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“Unshackled Ambition: GRIT in Federal Prison”



The ultimate challenge in life is finding a career doing something you love. Here I am at 48, just finishing 11 months in Federal prison at Leavenworth, Kansas, and I have found something I love doing.  What is that? It’s helping people who went through the same exact experience that I did, helping them navigate this challenging journey of incarceration. Now, let me put things in perspective; I’m not to say I haven’t had great jobs in my life. I have. I’ve been very fortunate in my job choices…I certainly liked them, but I didn’t love them.



I think jobs can be great in many ways, but a good job comes to you in one of two ways. You either love what you do or you love the people you work with. I’m in a situation now where not only do I think the people are amazing, but I love the actual work I’m doing—and that is rare.



So now that I’m doing something I love, the biggest question I must ask myself is: How can I step up my game and find ways to really help people in this terrible stage of their lives? How can I help them go through what I went through? When I think about prison and what made the biggest impact for me, it’s, first and foremost, the people. I met some amazing people in prison.  Second, it’s the actual experience. Like going to prison changes your life. I’m not going to give credit to the BOP/prison because they certainly don’t deserve any.  But the act of going to prison, having that event happen, my life facing such an intense event…. that deserves a huge amount of credit.


So, I can’t introduce you to everyone who made my life better in prison, nor can I give you a guided tour of the Leavenworth federal prison camp. So, I need to introduce you to something that impacted me and is accessible to you. 


I love reading. Lots of people love reading. When you’re in prison, if you like reading, you read. There isn’t much entertainment. 


The best book I read in prison, hands down, was “Grit” by Angela Duckworth.


Let me describe my setting because I think it makes everything clearer. I live in California, so I was 1,696 miles away from home. I was detoxing hard off pain medications, experiencing the worst time in my life. I could barely move, couldn’t sleep, and was in bed all day with only books for company. My mind was so trashed that I couldn’t even read difficult things; I had to read basic fiction. So, I read Bosch books, Reacher books, and Game of Thrones books—great books, but not the next-level books I wanted to read while I was in prison.

While reading these books, I was establishing a plan. All the guys in the room with me were in RDAP (residential drug alcohol program) section, which is the Residential Drug and Alcohol Program. They were all seeing this terrible version of Scotty Carper.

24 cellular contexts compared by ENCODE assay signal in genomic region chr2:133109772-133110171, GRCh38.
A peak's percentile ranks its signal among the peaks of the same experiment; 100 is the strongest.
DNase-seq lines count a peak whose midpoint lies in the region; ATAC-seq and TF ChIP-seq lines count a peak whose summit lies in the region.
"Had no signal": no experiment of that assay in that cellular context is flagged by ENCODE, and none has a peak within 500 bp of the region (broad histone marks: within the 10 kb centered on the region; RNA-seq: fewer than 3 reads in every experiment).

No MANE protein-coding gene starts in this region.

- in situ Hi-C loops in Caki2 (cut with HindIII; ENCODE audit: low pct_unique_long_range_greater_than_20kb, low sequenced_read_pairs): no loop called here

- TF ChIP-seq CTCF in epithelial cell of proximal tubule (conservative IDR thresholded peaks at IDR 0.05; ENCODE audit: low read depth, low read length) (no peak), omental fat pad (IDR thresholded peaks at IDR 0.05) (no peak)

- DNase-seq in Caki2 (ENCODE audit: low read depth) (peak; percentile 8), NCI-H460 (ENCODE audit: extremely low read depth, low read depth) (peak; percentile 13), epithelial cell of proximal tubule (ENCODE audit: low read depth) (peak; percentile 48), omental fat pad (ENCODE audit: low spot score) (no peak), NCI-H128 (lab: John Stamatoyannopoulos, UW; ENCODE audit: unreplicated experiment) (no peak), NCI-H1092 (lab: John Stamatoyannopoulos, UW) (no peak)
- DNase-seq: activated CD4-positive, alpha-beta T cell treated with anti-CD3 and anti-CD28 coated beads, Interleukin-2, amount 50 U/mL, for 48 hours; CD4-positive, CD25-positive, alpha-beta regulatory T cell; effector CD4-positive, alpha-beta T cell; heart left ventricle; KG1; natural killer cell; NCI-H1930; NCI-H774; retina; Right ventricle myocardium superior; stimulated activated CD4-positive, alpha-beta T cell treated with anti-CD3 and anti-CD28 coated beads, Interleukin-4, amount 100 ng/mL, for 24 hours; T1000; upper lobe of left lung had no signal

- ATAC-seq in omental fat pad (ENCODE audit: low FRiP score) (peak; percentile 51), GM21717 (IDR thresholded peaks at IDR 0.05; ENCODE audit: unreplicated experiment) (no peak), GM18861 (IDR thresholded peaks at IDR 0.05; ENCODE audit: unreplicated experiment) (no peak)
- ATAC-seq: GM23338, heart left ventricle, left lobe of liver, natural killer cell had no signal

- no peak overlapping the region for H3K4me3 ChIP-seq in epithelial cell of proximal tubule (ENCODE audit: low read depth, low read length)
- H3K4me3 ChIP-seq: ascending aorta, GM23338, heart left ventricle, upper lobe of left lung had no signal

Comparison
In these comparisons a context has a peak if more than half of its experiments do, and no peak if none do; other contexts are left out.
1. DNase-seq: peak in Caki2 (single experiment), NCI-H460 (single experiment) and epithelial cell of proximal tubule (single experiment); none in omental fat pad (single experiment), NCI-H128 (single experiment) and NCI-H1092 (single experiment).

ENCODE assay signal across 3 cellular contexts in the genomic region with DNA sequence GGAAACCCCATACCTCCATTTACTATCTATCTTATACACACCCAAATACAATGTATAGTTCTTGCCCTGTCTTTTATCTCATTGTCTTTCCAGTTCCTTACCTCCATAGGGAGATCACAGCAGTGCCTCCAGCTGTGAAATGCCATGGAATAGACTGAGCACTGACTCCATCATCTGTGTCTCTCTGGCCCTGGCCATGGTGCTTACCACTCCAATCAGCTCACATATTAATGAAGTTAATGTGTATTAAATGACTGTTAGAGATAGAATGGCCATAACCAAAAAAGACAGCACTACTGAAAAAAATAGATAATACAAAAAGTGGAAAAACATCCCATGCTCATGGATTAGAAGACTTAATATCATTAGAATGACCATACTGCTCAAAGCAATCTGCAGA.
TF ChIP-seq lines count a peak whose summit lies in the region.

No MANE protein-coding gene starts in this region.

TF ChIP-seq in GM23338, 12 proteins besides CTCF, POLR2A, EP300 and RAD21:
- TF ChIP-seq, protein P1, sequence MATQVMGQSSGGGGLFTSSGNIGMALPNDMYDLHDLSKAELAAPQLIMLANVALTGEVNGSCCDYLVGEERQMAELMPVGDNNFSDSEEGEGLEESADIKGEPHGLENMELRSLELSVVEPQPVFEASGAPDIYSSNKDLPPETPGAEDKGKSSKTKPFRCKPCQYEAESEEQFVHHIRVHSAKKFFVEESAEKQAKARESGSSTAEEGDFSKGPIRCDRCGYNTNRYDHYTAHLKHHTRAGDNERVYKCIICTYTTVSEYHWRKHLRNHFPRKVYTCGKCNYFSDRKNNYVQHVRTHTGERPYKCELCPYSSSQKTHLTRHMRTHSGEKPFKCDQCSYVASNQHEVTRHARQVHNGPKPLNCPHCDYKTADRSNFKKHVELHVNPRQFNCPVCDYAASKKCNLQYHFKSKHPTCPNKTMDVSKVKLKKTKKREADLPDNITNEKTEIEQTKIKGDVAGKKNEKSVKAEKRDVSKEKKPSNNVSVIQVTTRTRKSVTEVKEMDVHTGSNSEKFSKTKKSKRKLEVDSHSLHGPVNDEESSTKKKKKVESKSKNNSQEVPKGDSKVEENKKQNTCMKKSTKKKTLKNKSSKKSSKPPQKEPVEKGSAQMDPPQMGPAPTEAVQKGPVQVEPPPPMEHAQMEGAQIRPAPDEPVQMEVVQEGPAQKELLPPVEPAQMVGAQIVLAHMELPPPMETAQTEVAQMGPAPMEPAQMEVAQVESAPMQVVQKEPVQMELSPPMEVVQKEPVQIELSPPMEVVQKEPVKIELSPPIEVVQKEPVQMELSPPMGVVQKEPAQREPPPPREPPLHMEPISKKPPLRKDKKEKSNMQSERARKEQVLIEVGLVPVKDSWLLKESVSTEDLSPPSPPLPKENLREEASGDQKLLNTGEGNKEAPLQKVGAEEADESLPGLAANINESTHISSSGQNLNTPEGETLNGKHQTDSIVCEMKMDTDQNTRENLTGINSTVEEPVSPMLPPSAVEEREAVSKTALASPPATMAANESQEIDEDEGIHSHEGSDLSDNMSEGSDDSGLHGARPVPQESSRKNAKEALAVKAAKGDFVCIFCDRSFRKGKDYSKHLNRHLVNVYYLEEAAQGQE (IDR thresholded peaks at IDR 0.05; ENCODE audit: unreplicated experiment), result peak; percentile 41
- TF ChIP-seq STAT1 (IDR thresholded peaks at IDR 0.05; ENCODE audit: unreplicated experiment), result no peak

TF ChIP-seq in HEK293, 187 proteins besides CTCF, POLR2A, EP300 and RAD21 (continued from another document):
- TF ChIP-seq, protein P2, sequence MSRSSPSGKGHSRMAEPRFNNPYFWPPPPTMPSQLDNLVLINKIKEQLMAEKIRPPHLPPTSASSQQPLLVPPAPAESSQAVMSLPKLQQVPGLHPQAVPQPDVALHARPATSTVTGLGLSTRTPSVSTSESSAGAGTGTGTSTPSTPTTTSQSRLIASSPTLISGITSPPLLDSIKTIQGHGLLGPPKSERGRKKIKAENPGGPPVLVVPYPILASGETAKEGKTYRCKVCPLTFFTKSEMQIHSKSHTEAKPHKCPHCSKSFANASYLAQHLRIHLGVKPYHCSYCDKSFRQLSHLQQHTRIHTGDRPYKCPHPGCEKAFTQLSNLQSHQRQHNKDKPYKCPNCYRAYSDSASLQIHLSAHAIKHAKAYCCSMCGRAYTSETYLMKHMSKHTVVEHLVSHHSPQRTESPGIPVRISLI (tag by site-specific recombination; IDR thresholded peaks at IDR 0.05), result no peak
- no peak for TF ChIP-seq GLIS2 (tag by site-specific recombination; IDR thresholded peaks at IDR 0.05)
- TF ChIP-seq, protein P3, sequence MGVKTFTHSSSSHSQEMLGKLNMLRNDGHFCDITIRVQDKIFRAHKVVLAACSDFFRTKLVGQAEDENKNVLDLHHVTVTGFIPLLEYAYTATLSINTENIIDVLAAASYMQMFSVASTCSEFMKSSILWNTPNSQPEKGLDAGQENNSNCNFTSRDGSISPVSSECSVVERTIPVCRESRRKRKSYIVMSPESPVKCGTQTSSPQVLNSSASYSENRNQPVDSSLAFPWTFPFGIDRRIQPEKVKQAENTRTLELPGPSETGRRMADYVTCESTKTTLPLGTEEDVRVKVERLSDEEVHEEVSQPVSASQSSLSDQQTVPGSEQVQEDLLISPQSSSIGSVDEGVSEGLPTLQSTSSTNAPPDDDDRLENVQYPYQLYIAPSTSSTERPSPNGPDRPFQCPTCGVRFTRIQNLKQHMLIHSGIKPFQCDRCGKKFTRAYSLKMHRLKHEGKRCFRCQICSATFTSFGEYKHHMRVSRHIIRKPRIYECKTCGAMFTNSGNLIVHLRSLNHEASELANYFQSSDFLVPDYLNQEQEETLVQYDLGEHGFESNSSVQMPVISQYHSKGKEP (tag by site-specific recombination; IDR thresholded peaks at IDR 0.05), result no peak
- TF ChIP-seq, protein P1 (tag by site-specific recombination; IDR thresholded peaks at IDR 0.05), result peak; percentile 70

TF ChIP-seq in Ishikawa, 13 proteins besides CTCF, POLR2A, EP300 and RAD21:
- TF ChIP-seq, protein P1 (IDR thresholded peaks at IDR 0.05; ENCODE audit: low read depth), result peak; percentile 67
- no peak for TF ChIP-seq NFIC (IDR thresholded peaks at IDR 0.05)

In my mind, I was on overdrive, preparing for when my body would be ready to cooperate. I was giving myself a human pep talk every day, telling myself I needed to be tough, to outwork everyone, but I couldn’t do it. I was living grit without even reading “Grit” yet.


If you’re basing things off a title, you can sum up what “GRIT,” is about: toughness, perseverance, resilience. At the worst moment in my life, I was preparing myself for my own personal boot camp. I wish I had read “Grit” at the beginning of my journey when everything was brutal, but I read it at a time when I needed it most, in the middle of my sentence. “Grit” gave me a framework to legitimize and expand on the work I was doing.  It helped me step up my game. 


I imagine you sitting there, listening to this podcast, probably about to go to prison. I can relate to that. Prison is the most surreal experience of your life.

 Here’s the thing most people get wrong, and I cringe when I say it: If you pull away all the feelings built around feeling sorry for yourself and the destruction you’re doing to your family and your life, which is brutal, you actually have an unbelievable opportunity. I won’t undersell that. 


Prison is the only time in your life when you’re away from everything that matters to you, so you can focus like never before.For me, I had 11 months to focus on everything that was going wrong in my life and work on every problem I had. “Grit” was important to me because it reminded me of what I was capable of. 


Talent is wonderful, but talent only gets you so far. Hard work, in my opinion, truly determines long-term success. True success requires resilience. The real key to achievement is not what you’re born with, but how much you’re willing to do with that God-given ability.


Throughout my life, I’ve had to work on being a better athlete, and although I was a gifted student, I struggled with math and simple things like directions. If you know me, you’re laughing because how could I do so well in other subjects but struggle so hard in these? I worked my ass off to be good at sports and in the subjects, I was bad at. 

So, let’s get back to this whole prison thing. When I got to prison, I was lazy and entitled, and my confidence was beyond shot. I knew I needed to make massive changes.


I had to beat the laziness out of me because I had become the epitome of laziness. So how did I do that? I made myself completely uncomfortable. I pushed myself in every way, starting with getting a job that would push me.


If you know me, the last thing you would think I would do is work in the kitchen. So that is exactly the job I got. I worked the earliest shift that nobody wanted. I could have easily gotten a job pushing paper, but I said no, give me a job that is pure grit. And that was cleaning tables. I cleaned over 75,000 tables while working in that kitchen, serving food to people, getting screamed at because the food was terrible. But that was what I wanted—to test myself.


“Grit” is made up of five key concepts: passion, growth mindset, deliberate practice, resilience, and purpose.


Let’s breakdown these five concepts:


Passion: Grit is not just about talent or intelligence but sustained effort and dedication over time. Finding your passion is great, but it needs effort behind it. Can you be passionate for days, weeks, months, and keep it up?